Comment by furtherglory — October 6, 2011 @ 7:10 am


    Comment by Robert Schmidt — October 3, 2011 @ 10:13 pm

  3. Here is my response to Mark Hinton –

    I’ve been aware of your recent libel against me, calling me an “erstwhile kidnapper.”

    The district attorneys themselves dropped the bogus, trumped up kidnapping charges and I was acquitted of attempted kidnapping.

    You say I was “convicted.” I was not convicted of kidnapping, and Wiesel did not “elude me.”

    I am an investigative journalist. At the age of 22, it was nearly impossible for me to come to terms with being lied to all of my life, and I certainly didn’t handle it correctly.

    I simply grabbed Wiesel by the sleeve, pulled him a few feet, let his sleeve go and said “I want to interview you” twice. He said no, so I walked back to my room.

    Which, apparently, you got to do.

    But you didn’t dare ask him to simply see his alleged tattoo. No image apparently exists of any such tattoo. Holocaust survivor Nicholas Gruner, who appears in the famous Buchenwald barracks image, wrote to me in jail and sent me his book “Stolen Identity” which claims Wiesel has no such tattoo.

    There exists no image of the world’s most famous Holocaust survivor’s tattoo. It would be a world exclusive if you got such an image, but you’re just a pathetic excuse for a journalist.

    My questions about “The Holocaust” are completely outlined in my video The Last Days of the Big Lie, which debunks Steve Spielberg’s Oscar winning film The Last Days – Which features Irene Zisblatt, a Wieselian pathological liar who tells tales of repeatedly swallowing and defecating diamonds for a year while in Auschwitz, having her tattoo removed by Mengele, escaping from inside a gas chamber, being selected to become a lampshade, and bringing General Patton to tears. All these liars are thoroughly debunked in my film.

    Another star of The Last Days is a black guy who claims to have liberated Dachau when the Boston Globe exposed he was never there.

    I even debunk a few lies from Wiesel (about being liberated from Buchenwald by black liberators).

    Watch all nine parts, you can learn something about true investigative journalism –

    Regarding Wiesel –

    At the age of 22, it was near impossible for me to come to terms with being lied to all of my life by cowards like you, and I certainly didn’t handle it correctly.

    It’s because of phony journalists such as yourself fawning over the liar Wiesel that I dared to approach him and attempt to ask him real questions about the various lies he brainwashes generations of children with.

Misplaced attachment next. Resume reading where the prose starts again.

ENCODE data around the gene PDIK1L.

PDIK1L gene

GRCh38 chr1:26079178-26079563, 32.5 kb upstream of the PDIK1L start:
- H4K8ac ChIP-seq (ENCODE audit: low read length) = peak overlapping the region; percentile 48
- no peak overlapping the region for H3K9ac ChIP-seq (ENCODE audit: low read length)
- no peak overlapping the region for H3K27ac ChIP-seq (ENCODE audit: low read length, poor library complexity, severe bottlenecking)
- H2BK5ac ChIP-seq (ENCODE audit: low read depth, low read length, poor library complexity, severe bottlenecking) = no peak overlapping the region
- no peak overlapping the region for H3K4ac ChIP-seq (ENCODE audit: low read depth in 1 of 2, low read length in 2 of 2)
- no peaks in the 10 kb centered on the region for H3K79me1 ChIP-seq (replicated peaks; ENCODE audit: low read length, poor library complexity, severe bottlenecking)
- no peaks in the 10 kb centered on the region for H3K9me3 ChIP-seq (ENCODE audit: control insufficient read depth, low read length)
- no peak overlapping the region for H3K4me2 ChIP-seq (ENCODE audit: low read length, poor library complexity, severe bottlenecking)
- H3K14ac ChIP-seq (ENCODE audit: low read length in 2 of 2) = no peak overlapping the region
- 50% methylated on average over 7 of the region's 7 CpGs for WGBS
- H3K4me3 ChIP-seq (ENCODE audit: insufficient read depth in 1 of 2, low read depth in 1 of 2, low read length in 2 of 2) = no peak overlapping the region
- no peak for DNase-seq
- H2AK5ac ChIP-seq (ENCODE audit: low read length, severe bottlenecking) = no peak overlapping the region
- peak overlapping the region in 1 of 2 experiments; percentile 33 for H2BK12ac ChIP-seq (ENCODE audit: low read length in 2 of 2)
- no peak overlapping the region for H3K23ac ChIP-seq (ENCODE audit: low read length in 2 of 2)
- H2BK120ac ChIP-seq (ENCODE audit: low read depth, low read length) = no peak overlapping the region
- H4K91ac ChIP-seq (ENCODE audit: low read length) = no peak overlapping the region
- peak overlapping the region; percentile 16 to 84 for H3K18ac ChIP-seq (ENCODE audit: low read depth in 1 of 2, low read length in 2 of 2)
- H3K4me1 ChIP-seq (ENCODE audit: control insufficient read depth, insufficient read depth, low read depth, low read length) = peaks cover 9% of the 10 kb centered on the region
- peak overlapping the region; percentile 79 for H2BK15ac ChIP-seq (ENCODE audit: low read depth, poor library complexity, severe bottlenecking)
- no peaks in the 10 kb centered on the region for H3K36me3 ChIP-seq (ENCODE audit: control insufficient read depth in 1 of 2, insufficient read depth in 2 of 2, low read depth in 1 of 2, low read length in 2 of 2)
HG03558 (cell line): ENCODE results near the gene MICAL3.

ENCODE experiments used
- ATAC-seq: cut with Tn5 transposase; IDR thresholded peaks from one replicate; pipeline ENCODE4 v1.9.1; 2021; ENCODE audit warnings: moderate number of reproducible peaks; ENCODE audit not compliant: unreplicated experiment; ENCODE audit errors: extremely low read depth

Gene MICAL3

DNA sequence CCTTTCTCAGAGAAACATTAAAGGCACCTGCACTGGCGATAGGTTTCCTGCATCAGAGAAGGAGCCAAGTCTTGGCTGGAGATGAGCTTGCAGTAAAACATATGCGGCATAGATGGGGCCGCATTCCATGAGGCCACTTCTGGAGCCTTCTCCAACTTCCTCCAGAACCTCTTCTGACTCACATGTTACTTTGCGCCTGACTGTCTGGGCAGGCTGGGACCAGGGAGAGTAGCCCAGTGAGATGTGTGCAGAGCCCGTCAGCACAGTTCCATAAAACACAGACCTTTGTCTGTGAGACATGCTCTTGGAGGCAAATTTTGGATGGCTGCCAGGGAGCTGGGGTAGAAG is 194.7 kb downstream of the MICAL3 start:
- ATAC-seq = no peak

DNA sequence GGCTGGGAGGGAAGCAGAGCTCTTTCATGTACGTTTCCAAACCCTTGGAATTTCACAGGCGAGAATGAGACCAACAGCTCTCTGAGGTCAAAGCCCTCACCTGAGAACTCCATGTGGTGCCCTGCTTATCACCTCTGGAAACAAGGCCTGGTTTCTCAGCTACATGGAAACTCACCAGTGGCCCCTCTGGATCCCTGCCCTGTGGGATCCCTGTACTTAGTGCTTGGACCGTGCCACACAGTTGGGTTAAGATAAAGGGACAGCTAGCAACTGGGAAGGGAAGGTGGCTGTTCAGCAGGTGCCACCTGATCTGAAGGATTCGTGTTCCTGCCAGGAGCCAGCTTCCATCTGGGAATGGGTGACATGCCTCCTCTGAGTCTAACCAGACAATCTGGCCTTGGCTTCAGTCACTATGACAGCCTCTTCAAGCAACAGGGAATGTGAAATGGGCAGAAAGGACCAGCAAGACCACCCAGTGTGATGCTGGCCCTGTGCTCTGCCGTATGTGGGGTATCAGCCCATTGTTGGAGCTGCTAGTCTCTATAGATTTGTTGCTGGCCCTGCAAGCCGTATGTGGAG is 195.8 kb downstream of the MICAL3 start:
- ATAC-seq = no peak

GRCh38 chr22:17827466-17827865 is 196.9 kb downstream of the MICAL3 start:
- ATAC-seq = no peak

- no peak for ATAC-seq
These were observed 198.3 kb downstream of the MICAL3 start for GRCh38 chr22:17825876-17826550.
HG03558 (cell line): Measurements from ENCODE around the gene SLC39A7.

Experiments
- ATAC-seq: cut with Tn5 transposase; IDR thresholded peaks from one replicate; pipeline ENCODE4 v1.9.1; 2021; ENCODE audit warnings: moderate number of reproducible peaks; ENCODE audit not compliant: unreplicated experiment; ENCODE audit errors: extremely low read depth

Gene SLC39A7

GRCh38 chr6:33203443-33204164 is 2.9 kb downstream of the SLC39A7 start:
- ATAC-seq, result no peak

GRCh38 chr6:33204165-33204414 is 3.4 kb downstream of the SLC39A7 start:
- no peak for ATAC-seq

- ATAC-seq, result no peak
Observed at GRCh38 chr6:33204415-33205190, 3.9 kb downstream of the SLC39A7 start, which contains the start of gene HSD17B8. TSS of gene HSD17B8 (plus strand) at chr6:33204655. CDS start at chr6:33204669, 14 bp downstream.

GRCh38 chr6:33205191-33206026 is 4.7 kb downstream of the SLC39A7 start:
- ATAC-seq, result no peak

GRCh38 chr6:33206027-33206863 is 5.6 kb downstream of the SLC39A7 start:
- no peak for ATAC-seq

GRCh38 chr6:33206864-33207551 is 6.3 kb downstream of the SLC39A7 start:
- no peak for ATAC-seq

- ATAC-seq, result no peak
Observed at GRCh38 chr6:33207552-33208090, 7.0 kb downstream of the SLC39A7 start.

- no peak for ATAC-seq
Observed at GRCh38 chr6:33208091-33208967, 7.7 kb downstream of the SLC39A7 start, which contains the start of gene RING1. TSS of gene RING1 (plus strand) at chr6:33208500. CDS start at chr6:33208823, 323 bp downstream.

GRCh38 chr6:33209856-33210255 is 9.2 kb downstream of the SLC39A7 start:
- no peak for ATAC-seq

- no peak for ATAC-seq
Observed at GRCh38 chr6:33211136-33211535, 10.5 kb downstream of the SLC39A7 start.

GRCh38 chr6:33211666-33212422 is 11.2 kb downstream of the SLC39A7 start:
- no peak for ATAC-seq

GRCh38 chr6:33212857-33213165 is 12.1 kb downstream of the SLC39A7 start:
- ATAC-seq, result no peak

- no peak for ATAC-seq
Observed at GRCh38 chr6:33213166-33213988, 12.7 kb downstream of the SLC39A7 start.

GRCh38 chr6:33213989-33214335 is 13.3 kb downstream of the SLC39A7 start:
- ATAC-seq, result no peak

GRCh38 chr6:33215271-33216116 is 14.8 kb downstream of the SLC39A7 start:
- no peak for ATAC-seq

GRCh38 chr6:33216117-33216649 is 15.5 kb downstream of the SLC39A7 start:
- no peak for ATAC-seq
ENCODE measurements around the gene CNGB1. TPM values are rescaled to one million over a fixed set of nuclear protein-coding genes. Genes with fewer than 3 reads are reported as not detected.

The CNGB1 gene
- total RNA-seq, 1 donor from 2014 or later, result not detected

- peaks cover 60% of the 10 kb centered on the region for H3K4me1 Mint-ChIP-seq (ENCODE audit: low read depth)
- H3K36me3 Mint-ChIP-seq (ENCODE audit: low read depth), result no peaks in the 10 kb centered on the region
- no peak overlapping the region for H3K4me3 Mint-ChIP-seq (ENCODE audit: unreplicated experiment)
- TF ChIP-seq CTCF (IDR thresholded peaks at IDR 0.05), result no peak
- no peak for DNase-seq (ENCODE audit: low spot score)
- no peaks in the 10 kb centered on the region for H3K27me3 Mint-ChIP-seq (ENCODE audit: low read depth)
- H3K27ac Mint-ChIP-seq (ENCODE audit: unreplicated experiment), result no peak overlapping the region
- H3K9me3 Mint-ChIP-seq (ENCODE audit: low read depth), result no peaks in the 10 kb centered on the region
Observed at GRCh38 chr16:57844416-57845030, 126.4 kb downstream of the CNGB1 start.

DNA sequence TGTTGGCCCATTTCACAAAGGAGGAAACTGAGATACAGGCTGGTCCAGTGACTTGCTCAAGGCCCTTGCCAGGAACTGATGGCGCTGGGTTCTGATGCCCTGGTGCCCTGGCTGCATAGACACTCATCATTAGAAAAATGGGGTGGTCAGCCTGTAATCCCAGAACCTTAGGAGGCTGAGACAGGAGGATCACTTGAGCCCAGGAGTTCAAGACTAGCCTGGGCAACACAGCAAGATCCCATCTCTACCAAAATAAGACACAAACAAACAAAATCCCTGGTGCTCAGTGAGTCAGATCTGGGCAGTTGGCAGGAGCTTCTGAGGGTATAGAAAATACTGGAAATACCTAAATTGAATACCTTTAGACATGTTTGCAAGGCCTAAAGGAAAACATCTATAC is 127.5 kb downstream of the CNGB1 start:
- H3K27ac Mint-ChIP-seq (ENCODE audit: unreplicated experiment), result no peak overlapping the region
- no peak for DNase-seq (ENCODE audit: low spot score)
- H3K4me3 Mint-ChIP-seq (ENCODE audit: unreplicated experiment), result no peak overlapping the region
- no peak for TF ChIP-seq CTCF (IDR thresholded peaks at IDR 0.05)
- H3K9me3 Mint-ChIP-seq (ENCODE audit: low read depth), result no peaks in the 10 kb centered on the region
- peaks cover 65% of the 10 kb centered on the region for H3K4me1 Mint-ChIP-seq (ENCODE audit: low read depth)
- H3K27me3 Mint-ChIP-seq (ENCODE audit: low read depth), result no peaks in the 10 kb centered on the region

– Eric Hunt

    Comment by Eric Hunt — October 3, 2011 @ 4:29 pm

    • The reporter’s name is Mark Hinson. Note that he didn’t mention your name in his news article, but it is clear that he was writing about you. Maybe he left out your name because he feared a libel suit. It was wrong for him to leave out the name because readers who don’t know the full story do not have a chance to look up the details. I included your name and a link to your website so that people can read up on the whole story.

      I don’t approve of the way he wrote his news article about Elie Wiesel’s talk. He started his article by writing about something that happened four years ago, which has nothing to do with the fact that Elie Wiesel will be giving a talk to students tonight.

      Comment by furtherglory — October 4, 2011 @ 6:29 am

      • He’s just a lazy excuse for a journalist.

        It’s clear he brought me up simply because his preparation involved looking up Wiesel’s page on Wikipedia, where I am apparently mentioned.

        Comment by Eric Hunt — October 4, 2011 @ 9:03 pm

        • You are assuming that he did some “preparation” before writing his article. It is easy for reporters these days to look up the facts before writing an article because all they have to do is to go on the Internet, where Wikipedia usually comes up first on every search. I don’t think that he did any preparation because if he had, he would not have gotten the facts wrong. I think that he relied on his own memory and in his memory of Elie Wiesel, the first thing that came to his mind was what happened four years ago. By the way, the Wikipedia article is good, but it should mention that there is a great deal of controversy about Elie Wiesel today. A good reporter would have mentioned the current controversy instead of dredging up old news from four years ago. But I can understand why a mainstream journalist would not tell both sides of the story. That’s why blogs exist — so both sides of any controversy can be heard.

          Comment by furtherglory — October 5, 2011 @ 8:47 am

RSS feed for comments on this post.

Sorry, the comment form is closed at this time.

%d bloggers like this: